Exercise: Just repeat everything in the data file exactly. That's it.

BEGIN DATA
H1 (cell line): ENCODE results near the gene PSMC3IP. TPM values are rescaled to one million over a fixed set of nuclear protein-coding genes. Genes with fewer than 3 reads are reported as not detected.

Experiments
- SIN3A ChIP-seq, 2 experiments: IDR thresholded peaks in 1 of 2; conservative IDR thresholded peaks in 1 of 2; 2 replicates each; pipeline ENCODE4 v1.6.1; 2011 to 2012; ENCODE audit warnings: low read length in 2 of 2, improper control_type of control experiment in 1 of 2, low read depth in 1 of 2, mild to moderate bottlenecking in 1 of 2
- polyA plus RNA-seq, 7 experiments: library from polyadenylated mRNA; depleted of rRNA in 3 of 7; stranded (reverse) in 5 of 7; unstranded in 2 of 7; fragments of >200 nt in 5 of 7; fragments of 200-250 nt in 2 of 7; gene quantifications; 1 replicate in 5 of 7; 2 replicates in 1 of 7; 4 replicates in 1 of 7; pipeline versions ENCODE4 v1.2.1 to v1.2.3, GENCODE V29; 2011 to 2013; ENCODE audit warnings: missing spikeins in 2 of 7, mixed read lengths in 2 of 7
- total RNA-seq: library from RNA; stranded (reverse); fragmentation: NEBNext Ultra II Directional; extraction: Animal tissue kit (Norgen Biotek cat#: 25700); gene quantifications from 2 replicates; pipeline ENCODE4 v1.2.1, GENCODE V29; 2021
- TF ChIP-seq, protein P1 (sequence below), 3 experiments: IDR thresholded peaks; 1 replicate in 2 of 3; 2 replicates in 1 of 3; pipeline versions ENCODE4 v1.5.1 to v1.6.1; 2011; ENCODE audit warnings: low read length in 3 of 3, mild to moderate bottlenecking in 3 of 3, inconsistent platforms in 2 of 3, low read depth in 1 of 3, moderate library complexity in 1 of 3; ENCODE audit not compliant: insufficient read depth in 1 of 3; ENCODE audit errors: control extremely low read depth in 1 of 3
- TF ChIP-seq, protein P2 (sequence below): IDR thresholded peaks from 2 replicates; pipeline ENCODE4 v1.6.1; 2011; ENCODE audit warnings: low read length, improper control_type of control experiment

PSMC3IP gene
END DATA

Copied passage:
H1 (cell line): ENCODE results near the gene PSMC3IP. TPM values are rescaled to one million over a fixed set of nuclear protein-coding genes. Genes with fewer than 3 reads are reported as not detected.

Experiments
- SIN3A ChIP-seq, 2 experiments: IDR thresholded peaks in 1 of 2; conservative IDR thresholded peaks in 1 of 2; 2 replicates each; pipeline ENCODE4 v1.6.1; 2011 to 2012; ENCODE audit warnings: low read length in 2 of 2, improper control_type of control experiment in 1 of 2, low read depth in 1 of 2, mild to moderate bottlenecking in 1 of 2
- polyA plus RNA-seq, 7 experiments: library from polyadenylated mRNA; depleted of rRNA in 3 of 7; stranded (reverse) in 5 of 7; unstranded in 2 of 7; fragments of >200 nt in 5 of 7; fragments of 200-250 nt in 2 of 7; gene quantifications; 1 replicate in 5 of 7; 2 replicates in 1 of 7; 4 replicates in 1 of 7; pipeline versions ENCODE4 v1.2.1 to v1.2.3, GENCODE V29; 2011 to 2013; ENCODE audit warnings: missing spikeins in 2 of 7, mixed read lengths in 2 of 7
- total RNA-seq: library from RNA; stranded (reverse); fragmentation: NEBNext Ultra II Directional; extraction: Animal tissue kit (Norgen Biotek cat#: 25700); gene quantifications from 2 replicates; pipeline ENCODE4 v1.2.1, GENCODE V29; 2021
- TF ChIP-seq, protein P1 (sequence below), 3 experiments: IDR thresholded peaks; 1 replicate in 2 of 3; 2 replicates in 1 of 3; pipeline versions ENCODE4 v1.5.1 to v1.6.1; 2011; ENCODE audit warnings: low read length in 3 of 3, mild to moderate bottlenecking in 3 of 3, inconsistent platforms in 2 of 3, low read depth in 1 of 3, moderate library complexity in 1 of 3; ENCODE audit not compliant: insufficient read depth in 1 of 3; ENCODE audit errors: control extremely low read depth in 1 of 3
- TF ChIP-seq, protein P2 (sequence below): IDR thresholded peaks from 2 replicates; pipeline ENCODE4 v1.6.1; 2011; ENCODE audit warnings: low read length, improper control_type of control experiment

PSMC3IP gene